Two Men, Forever Linked By WWII, Led Different But Strikingly Similar Lives
This story is about a couple of ordinary men who lived their lives like most of us, anonymous to the wider world, but known and loved dearly by those closest to them, and respected by those they came into contact with in their daily lives. Oscar Schkade and Alvin Siewart were both WWII veterans. They were also longtime friends and members of the same church, Zion Lutheran in Abilene, Texas, for all of their adult lives. They both passed away within hours of each other recently.
Someone once wrote that 99 percent of us are just ordinary people. We will never be famous, never be known and adored by the masses of our fellow human beings, but in our ordinariness, we are challenged every day to love one another and serve one another with extraordinary love, kindness, compassion, and fidelity.
Both of these men did just that and their families will be the first to tell you about what good men they were. Both of them also did some extraordinary things during their lives. They endured the Depression as children and teens, and they both served the nation during that terrible time of war known as WWII.
They both served in the Army Air Corps. Oscar Schkade never left the country, but served on several Army Air Corps bases here as a chief mechanic for P-38 fighter aircraft. He was so good at it that one of his base Commanding Officers requested that he be the chief mechanic for his own personal plane. His children remember him as a good man. They knew they were loved and that he worked hard all of his life to give them a chance at good lives.
Alvin Siewart, on the other hand, served from 1942-1945 in Belgium, France, and Germany during WWII. His service was more than ordinary, it was extraordinarily meritorious. During the war years he was awarded a Silver Star and, get this, 5 Bronze Stars for various heroic actions.
Siewart, like so many others who have been through the crucible of war, did not speak about his experiences much, even to his family, if at all. That is, until a granddaughter had a school assignment to interview a WWII veteran for a writing project. His wife said of him in a USA Today story, that he was always a happy man. But as he was being interviewed by his granddaughter, Trish Bruneau, and remembering some of those stories he had kept within for all those many years, he cried.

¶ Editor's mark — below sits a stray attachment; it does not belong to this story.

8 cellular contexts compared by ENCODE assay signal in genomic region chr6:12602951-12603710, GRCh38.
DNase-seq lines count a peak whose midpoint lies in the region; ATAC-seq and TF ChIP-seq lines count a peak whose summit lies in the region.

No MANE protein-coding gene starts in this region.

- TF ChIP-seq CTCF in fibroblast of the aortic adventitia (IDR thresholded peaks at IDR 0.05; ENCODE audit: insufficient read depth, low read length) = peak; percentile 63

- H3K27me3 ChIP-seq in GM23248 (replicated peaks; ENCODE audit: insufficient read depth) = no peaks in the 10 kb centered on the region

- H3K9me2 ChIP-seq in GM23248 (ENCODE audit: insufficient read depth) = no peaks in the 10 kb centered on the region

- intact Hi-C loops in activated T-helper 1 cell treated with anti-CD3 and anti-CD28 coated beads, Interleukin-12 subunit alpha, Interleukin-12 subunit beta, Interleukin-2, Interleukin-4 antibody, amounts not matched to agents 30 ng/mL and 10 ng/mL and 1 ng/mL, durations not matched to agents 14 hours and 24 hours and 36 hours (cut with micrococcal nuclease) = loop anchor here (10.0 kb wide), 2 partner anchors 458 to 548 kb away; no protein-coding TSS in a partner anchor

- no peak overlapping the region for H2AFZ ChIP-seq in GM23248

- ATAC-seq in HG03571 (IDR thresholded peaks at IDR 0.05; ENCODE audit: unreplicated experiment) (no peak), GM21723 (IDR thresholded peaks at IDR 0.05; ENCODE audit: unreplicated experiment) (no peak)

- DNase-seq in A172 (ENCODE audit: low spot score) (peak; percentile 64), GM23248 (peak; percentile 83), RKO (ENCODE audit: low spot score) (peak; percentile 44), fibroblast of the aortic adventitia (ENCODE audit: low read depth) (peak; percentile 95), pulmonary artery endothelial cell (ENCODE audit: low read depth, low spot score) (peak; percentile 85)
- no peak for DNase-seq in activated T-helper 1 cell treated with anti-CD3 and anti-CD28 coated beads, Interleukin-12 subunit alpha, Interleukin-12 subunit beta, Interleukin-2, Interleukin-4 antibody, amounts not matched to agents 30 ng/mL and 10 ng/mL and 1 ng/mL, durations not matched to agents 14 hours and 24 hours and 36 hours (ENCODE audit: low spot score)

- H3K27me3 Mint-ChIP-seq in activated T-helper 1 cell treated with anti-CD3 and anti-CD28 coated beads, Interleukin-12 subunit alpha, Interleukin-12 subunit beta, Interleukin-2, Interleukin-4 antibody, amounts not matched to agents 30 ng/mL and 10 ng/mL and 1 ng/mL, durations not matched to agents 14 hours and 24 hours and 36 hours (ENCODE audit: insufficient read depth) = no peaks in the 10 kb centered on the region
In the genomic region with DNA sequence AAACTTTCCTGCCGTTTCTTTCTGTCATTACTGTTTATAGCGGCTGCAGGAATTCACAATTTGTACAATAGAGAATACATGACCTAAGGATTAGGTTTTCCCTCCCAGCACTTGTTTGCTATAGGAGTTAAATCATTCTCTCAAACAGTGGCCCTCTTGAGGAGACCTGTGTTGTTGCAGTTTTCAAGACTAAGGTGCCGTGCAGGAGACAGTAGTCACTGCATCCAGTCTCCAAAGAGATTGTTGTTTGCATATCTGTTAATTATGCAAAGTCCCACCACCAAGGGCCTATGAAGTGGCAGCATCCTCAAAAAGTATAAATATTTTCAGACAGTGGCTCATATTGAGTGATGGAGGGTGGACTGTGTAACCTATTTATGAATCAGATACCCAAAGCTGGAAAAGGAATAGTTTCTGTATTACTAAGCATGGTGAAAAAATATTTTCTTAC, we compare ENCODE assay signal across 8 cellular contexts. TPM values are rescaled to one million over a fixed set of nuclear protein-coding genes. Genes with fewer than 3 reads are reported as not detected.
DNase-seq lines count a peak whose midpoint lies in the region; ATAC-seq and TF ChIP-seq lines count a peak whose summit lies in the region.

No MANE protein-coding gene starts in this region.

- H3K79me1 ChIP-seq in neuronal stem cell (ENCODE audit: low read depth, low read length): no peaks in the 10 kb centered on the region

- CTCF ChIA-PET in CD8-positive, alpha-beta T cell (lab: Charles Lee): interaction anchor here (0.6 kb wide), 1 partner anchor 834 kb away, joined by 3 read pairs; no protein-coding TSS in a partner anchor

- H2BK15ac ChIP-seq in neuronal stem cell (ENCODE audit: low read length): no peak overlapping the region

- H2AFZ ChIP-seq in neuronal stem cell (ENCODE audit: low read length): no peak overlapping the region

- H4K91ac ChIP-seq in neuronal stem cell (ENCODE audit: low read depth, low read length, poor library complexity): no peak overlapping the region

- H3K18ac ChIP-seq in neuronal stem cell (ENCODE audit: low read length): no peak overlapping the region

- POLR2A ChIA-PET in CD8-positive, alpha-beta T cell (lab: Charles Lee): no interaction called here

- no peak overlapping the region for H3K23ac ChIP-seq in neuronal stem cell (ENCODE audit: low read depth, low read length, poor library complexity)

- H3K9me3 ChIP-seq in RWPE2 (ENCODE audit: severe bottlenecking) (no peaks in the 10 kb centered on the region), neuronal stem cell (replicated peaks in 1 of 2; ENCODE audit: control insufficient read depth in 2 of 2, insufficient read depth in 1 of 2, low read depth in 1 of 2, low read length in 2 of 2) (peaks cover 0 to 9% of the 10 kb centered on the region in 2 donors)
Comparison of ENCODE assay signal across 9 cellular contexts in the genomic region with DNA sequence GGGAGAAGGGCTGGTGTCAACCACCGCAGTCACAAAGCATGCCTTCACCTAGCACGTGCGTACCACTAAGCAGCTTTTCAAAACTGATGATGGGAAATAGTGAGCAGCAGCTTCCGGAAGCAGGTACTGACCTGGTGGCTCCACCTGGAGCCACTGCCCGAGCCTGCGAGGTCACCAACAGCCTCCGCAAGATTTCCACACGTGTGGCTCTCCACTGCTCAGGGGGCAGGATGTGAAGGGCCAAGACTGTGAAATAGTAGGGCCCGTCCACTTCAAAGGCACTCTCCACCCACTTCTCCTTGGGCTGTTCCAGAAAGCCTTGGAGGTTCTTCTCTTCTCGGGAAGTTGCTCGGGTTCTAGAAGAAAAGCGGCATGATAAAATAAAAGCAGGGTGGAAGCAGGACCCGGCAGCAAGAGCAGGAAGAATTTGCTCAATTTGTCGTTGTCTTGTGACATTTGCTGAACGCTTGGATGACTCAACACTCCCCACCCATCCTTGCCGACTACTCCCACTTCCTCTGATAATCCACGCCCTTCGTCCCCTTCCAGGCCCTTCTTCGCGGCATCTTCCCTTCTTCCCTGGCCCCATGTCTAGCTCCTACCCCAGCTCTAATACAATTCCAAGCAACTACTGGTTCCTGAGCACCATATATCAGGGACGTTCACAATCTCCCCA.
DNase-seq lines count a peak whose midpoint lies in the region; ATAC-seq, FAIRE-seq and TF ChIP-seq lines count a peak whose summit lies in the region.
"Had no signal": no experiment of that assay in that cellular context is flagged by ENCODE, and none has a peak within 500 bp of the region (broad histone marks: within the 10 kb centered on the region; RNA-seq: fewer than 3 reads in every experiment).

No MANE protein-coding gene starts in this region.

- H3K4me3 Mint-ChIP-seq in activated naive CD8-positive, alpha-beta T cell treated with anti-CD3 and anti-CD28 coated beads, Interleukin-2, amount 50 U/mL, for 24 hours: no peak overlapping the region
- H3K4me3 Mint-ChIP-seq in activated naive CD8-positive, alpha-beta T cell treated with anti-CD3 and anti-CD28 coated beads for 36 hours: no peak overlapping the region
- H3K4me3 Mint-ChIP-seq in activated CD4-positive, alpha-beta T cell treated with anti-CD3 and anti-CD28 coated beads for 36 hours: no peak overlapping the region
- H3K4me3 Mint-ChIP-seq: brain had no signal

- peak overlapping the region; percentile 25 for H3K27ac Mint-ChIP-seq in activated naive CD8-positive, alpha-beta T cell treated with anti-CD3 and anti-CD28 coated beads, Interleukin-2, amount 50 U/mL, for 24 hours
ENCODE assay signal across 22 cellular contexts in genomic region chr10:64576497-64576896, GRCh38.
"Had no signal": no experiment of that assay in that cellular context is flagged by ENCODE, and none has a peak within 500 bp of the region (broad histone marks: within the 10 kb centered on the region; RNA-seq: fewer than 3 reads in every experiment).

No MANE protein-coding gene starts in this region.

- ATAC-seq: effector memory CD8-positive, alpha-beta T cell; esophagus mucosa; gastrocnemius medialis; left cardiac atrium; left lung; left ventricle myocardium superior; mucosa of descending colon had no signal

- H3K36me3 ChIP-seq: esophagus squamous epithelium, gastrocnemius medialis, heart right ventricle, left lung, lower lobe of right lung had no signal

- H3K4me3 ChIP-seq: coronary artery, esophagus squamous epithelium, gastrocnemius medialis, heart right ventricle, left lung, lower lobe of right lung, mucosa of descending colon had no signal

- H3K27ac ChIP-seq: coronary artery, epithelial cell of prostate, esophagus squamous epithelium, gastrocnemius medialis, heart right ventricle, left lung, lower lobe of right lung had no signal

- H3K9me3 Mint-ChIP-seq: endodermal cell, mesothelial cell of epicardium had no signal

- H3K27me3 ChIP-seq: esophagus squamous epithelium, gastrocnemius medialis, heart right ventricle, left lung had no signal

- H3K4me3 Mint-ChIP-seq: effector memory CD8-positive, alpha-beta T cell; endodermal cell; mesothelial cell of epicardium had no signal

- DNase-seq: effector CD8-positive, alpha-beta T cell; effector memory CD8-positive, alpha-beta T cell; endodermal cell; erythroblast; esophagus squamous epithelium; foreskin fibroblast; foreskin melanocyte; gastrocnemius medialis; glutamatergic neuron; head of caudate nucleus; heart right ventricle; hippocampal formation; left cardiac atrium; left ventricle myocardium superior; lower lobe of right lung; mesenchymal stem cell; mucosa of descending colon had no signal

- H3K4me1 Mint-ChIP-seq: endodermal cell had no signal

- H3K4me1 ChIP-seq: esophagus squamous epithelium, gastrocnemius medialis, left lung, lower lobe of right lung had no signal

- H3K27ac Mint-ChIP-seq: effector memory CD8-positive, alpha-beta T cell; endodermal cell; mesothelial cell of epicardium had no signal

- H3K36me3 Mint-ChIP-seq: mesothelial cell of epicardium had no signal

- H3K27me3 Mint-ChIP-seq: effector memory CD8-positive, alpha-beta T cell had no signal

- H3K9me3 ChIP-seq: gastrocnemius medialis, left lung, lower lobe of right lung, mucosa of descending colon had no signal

“That was the only day I remember seeing him cry,” Bruneau said. “He was the rock for all the family.”
These two men were not the only ones in their families to serve in WWII, and who were members of Zion Lutheran as well. Schkade’s brother, Clarence, a fellow member of Zion Lutheran died in August of 2015. His brother Bernard, “Bennie,” died while fighting in the Battle of the Bulge. Richard, his other brother who served in WWII, died a few years ago.
Siewart also had a brother by the name of Clarence, a fellow parishioner at Zion Lutheran, who died in February of 2016. His brothers Harry and Edgar also fought in WWII, along with 3 of his brothers-in-law.
Alvin Siewart died at 10 p.m. Monday, January 23, 2017 at the age of 92. Oscar Schkade died a mere two and a half hours later, at 12:40 a.m. He was 98 years of age.
These two men lived long and productive lives. They were lives dedicated to family, friendship, and faith, and to service. What they did for the nation in the war years is far from ordinary. The men that they were and the love they shared with their families, and as lifelong friends, was far from ordinary. They were not unknown to their local communities either. It’s true, they were not famous, or powerful, or wealthy in the material sense, but they were men known for their character, they were powerful in their capacity to love and to serve, and they were rich in all that came to them for simply and humbly being who they were. They were extraordinary in any sense of the word.
The Veterans Site wishes to pass on its condolences and prayers to the families of Alvin Siewart and Oscar Schkade. We thank these two extraordinary men for the service they gave to the nation in time of war and for the extraordinary devotion they gave to their families, to each other, and to their faith.